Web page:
Defendants next assert that plaintiff's counsel stipulated that the issue of the validity of the release should be determined by the court and that, therefore, a jury trial on the issue was waived. It is true that plaintiff's attorney proffered a stipulation to that effect, but that offer was not accepted by defendants. Instead, one of defendants' attorneys responded: "I would like to hear the court's ruling before I make any stipulation as to what I will do before I know what the finality of the ruling is." Thus, there being no agreement to plaintiff's proposal, no binding stipulation resulted.
Nor do we agree with defendants that the filing of a motion by plaintiff to set aside the release served to change the basic character of the proceedings so that it was proper for the trial court to rule on the matter without a jury. The mere filing of the motion is not enough reason to separate the mutual mistake issue from the other issues in the case. See Larsen v. Powell, 16 F.R.D. 322 (D.C.Colo.1954); Grissom v. Union Pacific Ry., 14 F.R.D. 263 (D.C.Colo. 1953); Thorla v. Louisiana Midland Ry., 90 F. Supp. 553 (W.D.La.1950).
The judgment is reversed and the cause is remanded with directions to reinstate the *148 complaint and for further proceedings consistent with this opinion.
BERMAN, J., concurs.
COYTE, J., dissents.
COYTE, Judge, dissenting:
The trial court found that "any mistake existing at the time the release was executed was not a mutual mistake of fact, but rather a unilateral mistake of prognosis. . . ." That finding is supported by the evidence and testimony presented at the hearing on this issue. There the neurologist testified that: "[T]he epilepsy wasn't present at the time of the injury or even you knowrecently in the few months or weeks or even a year or so after the injury. The epilepsy was really present when she had her first seizure, as far as I can tell."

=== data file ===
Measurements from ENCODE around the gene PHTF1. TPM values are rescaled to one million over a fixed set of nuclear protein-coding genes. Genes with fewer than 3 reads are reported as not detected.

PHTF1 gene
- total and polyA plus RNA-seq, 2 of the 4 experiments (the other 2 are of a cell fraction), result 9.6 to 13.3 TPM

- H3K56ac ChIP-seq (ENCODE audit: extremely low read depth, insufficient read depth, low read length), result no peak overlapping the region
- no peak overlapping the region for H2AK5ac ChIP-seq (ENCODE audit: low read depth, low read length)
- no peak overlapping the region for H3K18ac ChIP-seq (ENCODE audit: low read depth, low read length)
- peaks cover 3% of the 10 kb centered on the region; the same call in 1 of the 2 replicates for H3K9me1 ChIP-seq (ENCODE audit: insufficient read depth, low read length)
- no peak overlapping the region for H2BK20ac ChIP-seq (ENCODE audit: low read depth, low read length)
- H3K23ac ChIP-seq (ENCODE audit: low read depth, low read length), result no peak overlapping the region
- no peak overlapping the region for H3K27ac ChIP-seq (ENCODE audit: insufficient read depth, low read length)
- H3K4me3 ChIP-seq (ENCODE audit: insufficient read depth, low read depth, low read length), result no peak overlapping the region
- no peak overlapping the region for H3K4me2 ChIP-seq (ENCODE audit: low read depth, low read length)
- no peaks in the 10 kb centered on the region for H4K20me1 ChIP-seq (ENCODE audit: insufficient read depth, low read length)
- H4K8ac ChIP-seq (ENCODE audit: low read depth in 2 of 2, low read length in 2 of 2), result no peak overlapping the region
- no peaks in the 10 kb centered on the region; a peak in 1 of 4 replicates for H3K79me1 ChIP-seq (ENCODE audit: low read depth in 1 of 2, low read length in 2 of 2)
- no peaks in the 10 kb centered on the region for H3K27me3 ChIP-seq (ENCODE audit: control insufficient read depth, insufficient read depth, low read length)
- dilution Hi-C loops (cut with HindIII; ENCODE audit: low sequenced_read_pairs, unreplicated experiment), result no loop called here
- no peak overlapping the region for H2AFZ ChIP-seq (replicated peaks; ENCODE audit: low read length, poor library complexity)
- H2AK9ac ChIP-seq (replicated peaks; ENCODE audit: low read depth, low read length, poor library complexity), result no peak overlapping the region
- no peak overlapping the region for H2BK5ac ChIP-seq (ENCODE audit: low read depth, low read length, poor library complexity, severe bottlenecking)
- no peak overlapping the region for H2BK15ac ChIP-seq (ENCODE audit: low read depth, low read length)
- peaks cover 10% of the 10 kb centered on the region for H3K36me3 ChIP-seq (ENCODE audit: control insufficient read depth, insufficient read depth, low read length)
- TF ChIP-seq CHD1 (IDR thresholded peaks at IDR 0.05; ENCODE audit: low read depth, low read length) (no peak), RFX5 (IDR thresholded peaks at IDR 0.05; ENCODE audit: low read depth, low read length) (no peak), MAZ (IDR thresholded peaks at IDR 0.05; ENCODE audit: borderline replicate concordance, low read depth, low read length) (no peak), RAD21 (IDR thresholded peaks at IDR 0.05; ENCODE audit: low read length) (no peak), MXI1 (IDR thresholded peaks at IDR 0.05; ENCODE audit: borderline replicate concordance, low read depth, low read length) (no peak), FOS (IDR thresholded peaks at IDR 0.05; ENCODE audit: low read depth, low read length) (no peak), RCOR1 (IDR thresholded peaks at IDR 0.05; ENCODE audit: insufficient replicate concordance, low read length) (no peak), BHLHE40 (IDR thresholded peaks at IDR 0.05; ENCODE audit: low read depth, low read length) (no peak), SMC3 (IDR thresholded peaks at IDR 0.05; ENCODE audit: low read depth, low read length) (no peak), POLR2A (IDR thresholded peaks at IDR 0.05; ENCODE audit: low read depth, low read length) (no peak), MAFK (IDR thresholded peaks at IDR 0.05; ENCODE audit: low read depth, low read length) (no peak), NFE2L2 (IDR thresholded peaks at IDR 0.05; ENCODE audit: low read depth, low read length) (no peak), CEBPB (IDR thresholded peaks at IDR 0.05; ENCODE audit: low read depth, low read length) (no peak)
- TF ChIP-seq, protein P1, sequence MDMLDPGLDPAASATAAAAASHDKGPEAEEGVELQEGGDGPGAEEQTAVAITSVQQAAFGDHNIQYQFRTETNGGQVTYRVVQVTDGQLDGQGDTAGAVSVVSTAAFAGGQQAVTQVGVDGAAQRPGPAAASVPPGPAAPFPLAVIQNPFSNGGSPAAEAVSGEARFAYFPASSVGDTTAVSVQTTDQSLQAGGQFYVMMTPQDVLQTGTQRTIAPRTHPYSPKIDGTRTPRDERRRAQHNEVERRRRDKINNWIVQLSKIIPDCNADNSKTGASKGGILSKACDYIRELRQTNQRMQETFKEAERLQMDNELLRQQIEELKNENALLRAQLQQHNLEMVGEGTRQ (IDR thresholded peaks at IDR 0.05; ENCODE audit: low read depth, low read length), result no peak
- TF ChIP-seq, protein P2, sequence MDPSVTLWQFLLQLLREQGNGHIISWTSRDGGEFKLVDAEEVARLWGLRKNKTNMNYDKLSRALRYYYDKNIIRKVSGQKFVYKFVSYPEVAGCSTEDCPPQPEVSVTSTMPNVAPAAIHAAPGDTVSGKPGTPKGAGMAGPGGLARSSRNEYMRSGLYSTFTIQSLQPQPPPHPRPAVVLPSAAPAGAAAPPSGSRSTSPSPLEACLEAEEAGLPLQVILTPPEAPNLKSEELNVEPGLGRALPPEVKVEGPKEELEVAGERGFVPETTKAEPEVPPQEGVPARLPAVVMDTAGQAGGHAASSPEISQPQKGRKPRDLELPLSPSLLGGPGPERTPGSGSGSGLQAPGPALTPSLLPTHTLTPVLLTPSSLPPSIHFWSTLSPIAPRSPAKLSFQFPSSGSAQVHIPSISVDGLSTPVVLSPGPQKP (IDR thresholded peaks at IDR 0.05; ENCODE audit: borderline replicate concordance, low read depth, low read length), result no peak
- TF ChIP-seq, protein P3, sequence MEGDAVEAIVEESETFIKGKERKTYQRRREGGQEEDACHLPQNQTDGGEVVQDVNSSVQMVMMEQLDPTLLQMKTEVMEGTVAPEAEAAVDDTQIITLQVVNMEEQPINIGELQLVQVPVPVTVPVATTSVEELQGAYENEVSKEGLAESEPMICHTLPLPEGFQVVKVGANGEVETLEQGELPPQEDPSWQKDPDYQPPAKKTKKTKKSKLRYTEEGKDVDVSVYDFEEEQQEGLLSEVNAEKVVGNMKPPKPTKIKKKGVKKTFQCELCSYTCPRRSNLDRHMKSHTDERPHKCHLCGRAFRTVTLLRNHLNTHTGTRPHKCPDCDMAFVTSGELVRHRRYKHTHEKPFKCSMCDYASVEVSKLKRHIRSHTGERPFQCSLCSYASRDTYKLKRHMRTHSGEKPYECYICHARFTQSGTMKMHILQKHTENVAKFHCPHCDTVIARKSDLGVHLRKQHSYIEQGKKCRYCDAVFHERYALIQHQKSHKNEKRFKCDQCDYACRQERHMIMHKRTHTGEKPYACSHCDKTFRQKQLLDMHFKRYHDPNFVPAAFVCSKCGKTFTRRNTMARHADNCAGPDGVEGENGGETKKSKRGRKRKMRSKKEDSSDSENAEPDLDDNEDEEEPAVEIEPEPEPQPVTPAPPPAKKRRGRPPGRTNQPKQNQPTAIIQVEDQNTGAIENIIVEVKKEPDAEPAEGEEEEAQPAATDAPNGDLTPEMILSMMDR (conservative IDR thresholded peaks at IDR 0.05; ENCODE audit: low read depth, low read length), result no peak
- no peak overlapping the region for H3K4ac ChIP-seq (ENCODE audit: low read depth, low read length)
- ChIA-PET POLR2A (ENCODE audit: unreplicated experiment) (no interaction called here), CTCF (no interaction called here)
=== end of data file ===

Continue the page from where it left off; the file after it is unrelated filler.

On the other hand, there was no evidence presented at the hearing that plaintiff in fact had epilepsy at the time the release was signed. Consequently, since epilepsy was properly found not to be an existing fact at the time the release was signed, the release was binding on the plaintiff. Scotton v. Landers, 190 Colo. 27, 543 P.2d 64; Davis v. Flatiron Materials Co., 182 Colo. 65, 511 P.2d 28.
Nor do I agree with the majority that plaintiff was entitled to have the issue of mutual mistake decided by a jury.
The case was set for hearing on plaintiff's motions to set aside the release and defendant's motion for summary judgment, and while the parties did not complete a stipulation, they did proceed with the hearing before the trial court.
Normally where a complaint is based on a legal theory of recovery, defendant cannot change the cause into an equitable cause so as to defeat plaintiff's right to have his case tried by a jury. Miller v. District Court, 154 Colo. 125, 388 P.2d 763. However, where the answer contains a defense, not merely a technical or incidental defense, but one which is an absolute bar at law, and which defense must be set aside before plaintiff can prevail, the issue taken thereon is triable to the court rather than to a jury. Fern v. Crandell, 79 Colo. 403, 246 P. 270; Miller v. British American Assurance Co., 238 S.C. 94, 119 S.E.2d 527 (1961). The result is in effect a bifurcated trial in which the trial court hears and disposes of the equitable matters, and then if necessary, the jury hears the case on its merits. Burnett v. Johnson, 349 S.W.2d 19 (Mo.1961).
Even if no motion is filed to set aside the release, at the conclusion of plaintiff's evidence or at least when giving instructions, the trial court must rule on the validity of the release. If it is a valid release at law, it presents an absolute defense unless the trial court, acting in equity, holds that the release is not effective because of mutual mistake or any other reason which would enable the court to set aside the release. Hence, it is the preferable practice for the trial court to hear evidence and rule on the validity of the release as a preliminary matter. Scotton v. Landers, supra.
Thus the court properly took evidence on the issue of whether the release should be set aside, and when it determined that the release was valid, there was then no factual issue remaining in the case, and the trial court properly entered summary judgment in favor of defendants.
Accordingly, I would affirm the judgment of the trial court.